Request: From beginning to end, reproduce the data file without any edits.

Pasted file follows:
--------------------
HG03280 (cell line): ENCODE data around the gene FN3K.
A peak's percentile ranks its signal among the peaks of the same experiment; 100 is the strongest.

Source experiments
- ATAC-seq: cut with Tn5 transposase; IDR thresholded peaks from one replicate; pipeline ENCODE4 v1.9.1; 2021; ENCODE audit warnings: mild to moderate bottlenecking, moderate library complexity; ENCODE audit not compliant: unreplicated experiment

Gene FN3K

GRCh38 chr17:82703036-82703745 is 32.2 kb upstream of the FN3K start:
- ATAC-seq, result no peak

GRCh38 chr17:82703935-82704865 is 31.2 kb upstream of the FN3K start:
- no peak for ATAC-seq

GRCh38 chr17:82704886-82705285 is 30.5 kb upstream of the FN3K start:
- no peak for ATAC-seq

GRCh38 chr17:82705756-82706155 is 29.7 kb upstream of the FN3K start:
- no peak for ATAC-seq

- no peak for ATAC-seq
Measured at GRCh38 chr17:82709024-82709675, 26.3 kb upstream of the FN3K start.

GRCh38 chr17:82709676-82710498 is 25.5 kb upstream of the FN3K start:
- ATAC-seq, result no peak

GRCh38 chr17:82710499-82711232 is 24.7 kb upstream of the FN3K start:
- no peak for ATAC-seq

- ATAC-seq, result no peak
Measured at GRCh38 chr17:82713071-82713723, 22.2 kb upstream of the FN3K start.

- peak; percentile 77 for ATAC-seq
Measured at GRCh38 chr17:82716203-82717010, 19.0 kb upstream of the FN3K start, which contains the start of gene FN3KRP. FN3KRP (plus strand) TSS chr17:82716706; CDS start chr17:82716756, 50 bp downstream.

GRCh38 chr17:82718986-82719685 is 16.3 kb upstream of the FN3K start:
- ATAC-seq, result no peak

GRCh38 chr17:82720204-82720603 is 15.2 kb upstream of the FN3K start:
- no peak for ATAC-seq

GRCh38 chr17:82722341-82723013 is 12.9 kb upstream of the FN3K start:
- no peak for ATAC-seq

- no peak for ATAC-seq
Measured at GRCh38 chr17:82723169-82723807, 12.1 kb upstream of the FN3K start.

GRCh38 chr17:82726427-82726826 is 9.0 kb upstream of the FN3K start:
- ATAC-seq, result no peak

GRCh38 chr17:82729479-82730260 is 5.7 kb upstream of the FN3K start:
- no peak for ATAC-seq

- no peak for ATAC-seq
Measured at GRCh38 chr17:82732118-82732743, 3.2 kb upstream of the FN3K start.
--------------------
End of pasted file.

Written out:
HG03280 (cell line): ENCODE data around the gene FN3K.
A peak's percentile ranks its signal among the peaks of the same experiment; 100 is the strongest.

Source experiments
- ATAC-seq: cut with Tn5 transposase; IDR thresholded peaks from one replicate; pipeline ENCODE4 v1.9.1; 2021; ENCODE audit warnings: mild to moderate bottlenecking, moderate library complexity; ENCODE audit not compliant: unreplicated experiment

Gene FN3K

GRCh38 chr17:82703036-82703745 is 32.2 kb upstream of the FN3K start:
- ATAC-seq, result no peak

GRCh38 chr17:82703935-82704865 is 31.2 kb upstream of the FN3K start:
- no peak for ATAC-seq

GRCh38 chr17:82704886-82705285 is 30.5 kb upstream of the FN3K start:
- no peak for ATAC-seq

GRCh38 chr17:82705756-82706155 is 29.7 kb upstream of the FN3K start:
- no peak for ATAC-seq

- no peak for ATAC-seq
Measured at GRCh38 chr17:82709024-82709675, 26.3 kb upstream of the FN3K start.

GRCh38 chr17:82709676-82710498 is 25.5 kb upstream of the FN3K start:
- ATAC-seq, result no peak

GRCh38 chr17:82710499-82711232 is 24.7 kb upstream of the FN3K start:
- no peak for ATAC-seq

- ATAC-seq, result no peak
Measured at GRCh38 chr17:82713071-82713723, 22.2 kb upstream of the FN3K start.

- peak; percentile 77 for ATAC-seq
Measured at GRCh38 chr17:82716203-82717010, 19.0 kb upstream of the FN3K start, which contains the start of gene FN3KRP. FN3KRP (plus strand) TSS chr17:82716706; CDS start chr17:82716756, 50 bp downstream.

GRCh38 chr17:82718986-82719685 is 16.3 kb upstream of the FN3K start:
- ATAC-seq, result no peak

GRCh38 chr17:82720204-82720603 is 15.2 kb upstream of the FN3K start:
- no peak for ATAC-seq

GRCh38 chr17:82722341-82723013 is 12.9 kb upstream of the FN3K start:
- no peak for ATAC-seq

- no peak for ATAC-seq
Measured at GRCh38 chr17:82723169-82723807, 12.1 kb upstream of the FN3K start.

GRCh38 chr17:82726427-82726826 is 9.0 kb upstream of the FN3K start:
- ATAC-seq, result no peak

GRCh38 chr17:82729479-82730260 is 5.7 kb upstream of the FN3K start:
- no peak for ATAC-seq

- no peak for ATAC-seq
Measured at GRCh38 chr17:82732118-82732743, 3.2 kb upstream of the FN3K start.